One can go on and on referencing but thats not the point. The main issue here is that we need to do away with this intellectual arrogance of presuming we know all that is supposed to be known about this Africa in relation to Euro-America while most of what we know or think we know is part and parcel of the Euro-American canon that belongs to what Edward Said aptly termed Orientalism. Why spend so much time with Hegel who never even set foot in Africa instead of doing what has been referred to as Exorcising Hegel's Ghost by studying about Africa - its past, present and future - in its own terms? Is it too hard for us to search for the unsung heroes/heroines of Africa and engage with what they said and/or wrote? Can't we go to Lake Turkana and study about one Sin Akuru Kuku Lubanga who lived around 2348 BCE and whom, it is said, "Emperor Urnamu of Ur in Mesopotamia sent Emissaries to consult him on matters relating to ethics, metaphysics and astronomy as these related to the perennial problems of human origins, security, survival and destiny" (Quoted from Gilbert E. M Ogutu's African Renaissance: A Third Millenium Challenge to Thought and Practice in African Philosophy)?

Once again let me invoke the spirit of Why I love-hate Euro-America as I end my response by juxtaposing a passage from a Professor of Psychiatry, who was also attempting to respond to that claim that Africa has not produced world class philosophers, with Chinua Achebe's 'Literary-Psychoanalysis':

"If you have lived in the West you know how passionate many people are to show that Africans are not up to it. I have often wondered why. I think that is the question. It is not due to ignorance, they would not be so passionate. What is it that they fear or envy? That would be more like it. The history of mankind is the rise of one people and their decline followed by other people. Where are the Babylonians, Phoenicians, Greek and Romans of yesteryears? Africa day of glory has been and will come again! There was a time the Romans were not thought highly by the Greek, and the Romans in turn thought the British were unteachable" - Prof. Gad P. Kilonzo

"Travelers with closed minds can tell us little except about themselves. But even those not blinkered, like Conrad with xenophobia, can be astonishing blind. Let me digress a little here. One of the greatest and most intrepid travelers of all time, Marco Polo, journeyed to the Far East from the Mediterranean in the thirteenth century and spent twenty years in the court of Kublai Khan in China. On his return to Venice he set down in his book entitled Description of the World his impressions of the peoples and places and customs he had seen. But there were at least two extraordinary omissions in his account. He said nothing about the art of printing, unknown as yet in Europe but in full flower in China. He either did not notice it at all or if he did, failed to see what use Europe could possibly have for it. Whatever the reason, Europe had to wait another hundred years for Gutenberg. But even more spectacular was Marco Polo's omission of any reference to the Great Wall of China nearly 4,000 miles long and already more than 1,000 years old at the time of his visit. Again, he may not have seen it; but the Great Wall of China is the only structure built by man which is visible from the moon! Indeed travelers can be blind. As I said earlier Conrad did not originate the image of Africa which we find in his book. It was and is the dominant image of Africa in the Western imagination and Conrad merely brought the peculiar gifts of his own mind to bear on it. For reasons which can certainly use close psychological inquiry the West seems to suffer deep anxieties about the precariousness of its civilization and to have a need for constant reassurance by comparison with Africa. If Europe, advancing in civilization, could cast a backward glance periodically at Africa trapped in primordial barbarity it could say with faith and feeling: There go I but for the grace of God. Africa is to Europe as the picture is to Dorian Gray -- a carrier onto whom the master unloads his physical and moral deformities so that he may go forward, erect and immaculate. Consequently Africa is something to be avoided just as the picture has to be hidden away to safeguard the man's jeopardous integrity. Keep away from Africa, or else!" - Chinua Achebe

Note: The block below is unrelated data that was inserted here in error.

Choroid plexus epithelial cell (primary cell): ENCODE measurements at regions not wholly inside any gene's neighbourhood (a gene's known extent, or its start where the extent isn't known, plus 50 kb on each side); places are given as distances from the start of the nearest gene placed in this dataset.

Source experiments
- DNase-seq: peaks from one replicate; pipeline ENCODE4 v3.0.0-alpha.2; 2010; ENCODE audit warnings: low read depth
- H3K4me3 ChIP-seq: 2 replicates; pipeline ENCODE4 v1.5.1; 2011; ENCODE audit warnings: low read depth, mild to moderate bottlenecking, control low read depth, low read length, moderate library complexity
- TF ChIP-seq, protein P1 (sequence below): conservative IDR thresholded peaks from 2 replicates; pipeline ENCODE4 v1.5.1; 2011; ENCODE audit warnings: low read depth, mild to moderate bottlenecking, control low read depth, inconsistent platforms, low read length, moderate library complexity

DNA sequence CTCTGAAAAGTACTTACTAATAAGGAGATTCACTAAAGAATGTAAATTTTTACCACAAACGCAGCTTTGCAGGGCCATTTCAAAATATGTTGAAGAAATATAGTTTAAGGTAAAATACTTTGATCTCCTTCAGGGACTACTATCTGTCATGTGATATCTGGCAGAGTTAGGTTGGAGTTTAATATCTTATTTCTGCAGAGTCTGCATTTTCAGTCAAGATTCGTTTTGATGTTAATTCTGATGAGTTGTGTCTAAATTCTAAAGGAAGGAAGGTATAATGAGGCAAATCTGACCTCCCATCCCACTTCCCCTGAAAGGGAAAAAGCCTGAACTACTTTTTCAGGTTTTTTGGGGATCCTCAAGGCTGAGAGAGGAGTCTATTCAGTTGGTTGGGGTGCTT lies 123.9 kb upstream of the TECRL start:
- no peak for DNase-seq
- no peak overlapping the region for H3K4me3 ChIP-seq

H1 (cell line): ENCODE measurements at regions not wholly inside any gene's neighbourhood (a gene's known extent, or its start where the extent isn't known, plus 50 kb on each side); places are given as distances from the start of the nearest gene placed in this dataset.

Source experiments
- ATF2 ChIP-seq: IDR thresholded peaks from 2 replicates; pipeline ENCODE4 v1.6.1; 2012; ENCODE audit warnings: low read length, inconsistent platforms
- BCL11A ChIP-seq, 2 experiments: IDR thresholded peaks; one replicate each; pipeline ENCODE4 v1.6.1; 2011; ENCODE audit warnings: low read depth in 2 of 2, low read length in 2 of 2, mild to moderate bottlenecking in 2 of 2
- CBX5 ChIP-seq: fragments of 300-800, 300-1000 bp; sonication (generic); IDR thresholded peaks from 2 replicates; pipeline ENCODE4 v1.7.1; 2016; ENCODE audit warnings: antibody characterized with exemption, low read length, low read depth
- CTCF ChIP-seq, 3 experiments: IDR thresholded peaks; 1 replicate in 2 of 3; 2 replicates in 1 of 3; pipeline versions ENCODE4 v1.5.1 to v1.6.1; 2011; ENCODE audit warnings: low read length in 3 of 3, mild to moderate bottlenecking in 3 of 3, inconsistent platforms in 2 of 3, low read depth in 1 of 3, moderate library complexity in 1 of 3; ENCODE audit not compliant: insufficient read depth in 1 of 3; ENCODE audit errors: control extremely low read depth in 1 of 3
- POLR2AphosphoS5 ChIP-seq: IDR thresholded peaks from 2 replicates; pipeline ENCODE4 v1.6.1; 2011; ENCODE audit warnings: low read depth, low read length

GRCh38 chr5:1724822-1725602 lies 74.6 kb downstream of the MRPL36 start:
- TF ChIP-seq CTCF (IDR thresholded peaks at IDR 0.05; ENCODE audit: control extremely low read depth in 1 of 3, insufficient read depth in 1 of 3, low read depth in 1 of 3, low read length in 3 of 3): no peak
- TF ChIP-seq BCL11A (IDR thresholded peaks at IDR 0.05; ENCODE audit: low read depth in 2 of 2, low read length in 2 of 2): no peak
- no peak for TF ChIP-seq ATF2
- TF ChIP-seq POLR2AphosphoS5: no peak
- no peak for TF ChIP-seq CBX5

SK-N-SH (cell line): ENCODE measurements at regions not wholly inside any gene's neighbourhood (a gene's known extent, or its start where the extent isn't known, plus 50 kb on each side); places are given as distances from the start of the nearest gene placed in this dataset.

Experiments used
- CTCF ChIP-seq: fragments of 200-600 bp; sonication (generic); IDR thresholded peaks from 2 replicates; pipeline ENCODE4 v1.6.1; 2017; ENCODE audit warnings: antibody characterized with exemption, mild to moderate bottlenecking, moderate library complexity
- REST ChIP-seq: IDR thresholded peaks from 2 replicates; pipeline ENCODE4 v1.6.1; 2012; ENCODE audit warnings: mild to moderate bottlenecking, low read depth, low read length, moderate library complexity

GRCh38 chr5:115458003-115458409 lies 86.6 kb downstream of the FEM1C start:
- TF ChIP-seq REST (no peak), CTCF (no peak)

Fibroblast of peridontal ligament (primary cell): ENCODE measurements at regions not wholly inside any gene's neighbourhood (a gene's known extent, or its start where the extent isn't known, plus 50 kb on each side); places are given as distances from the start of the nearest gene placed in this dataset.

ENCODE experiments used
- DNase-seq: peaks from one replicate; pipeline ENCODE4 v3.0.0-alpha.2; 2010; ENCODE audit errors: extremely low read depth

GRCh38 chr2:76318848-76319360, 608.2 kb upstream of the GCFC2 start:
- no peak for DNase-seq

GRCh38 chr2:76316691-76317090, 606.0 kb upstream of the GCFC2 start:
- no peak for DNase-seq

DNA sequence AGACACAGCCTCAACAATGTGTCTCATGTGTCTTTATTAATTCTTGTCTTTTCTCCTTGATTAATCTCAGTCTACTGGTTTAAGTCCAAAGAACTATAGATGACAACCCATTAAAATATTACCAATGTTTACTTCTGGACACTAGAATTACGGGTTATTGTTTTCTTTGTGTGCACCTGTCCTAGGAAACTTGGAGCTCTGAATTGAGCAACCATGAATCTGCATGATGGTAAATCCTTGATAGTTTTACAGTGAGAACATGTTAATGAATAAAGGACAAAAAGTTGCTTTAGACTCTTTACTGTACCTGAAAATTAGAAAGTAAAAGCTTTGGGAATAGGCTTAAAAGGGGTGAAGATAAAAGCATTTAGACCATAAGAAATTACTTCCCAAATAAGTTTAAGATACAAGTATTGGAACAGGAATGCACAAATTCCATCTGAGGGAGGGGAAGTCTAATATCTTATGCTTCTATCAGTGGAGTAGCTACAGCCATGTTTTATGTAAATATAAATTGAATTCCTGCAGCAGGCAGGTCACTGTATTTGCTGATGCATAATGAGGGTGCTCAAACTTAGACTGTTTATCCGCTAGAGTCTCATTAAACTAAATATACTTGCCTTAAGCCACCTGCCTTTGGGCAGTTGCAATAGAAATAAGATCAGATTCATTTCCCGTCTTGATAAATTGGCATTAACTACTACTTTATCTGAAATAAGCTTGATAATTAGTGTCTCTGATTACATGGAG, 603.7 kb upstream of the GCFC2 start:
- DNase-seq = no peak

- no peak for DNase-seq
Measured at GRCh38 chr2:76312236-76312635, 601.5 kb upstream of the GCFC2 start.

No wonder Pliny the Elder (AD 23-79) exclaimed 'Ex Africa aliquid novi', that is, 'Out of Africa there is always something new'!

Wednesday, August 26, 2009

Kutoka Moyoni: Kwa nini Natetea Kujifunza na Kufundisha kwa Kiswahili ilhali Najua Kiingereza

Mara kwa mara watu mbalimbali wamekuwa wanahoji dhamira ya wanaharakati wanaotetea matumizi ya Kiswahili kama Lugha ya Kufundishia kwenye shule na vyuo vyetu. Hivi karibuni nilikumbana tena na hoja ya aina hiyo. Ifuatayo ni sehemu ya maelezo yangu kuhusu kwa nini mimi binafsi natetea ufundishaji huo. Maelezo hayo yanatokana na jibu nililolitoa kuhusu swali hili: Utetezi wa Kujifunza kwa Kiswahili: Uzalendo au Unafiki wa Wajuao Kiingereza?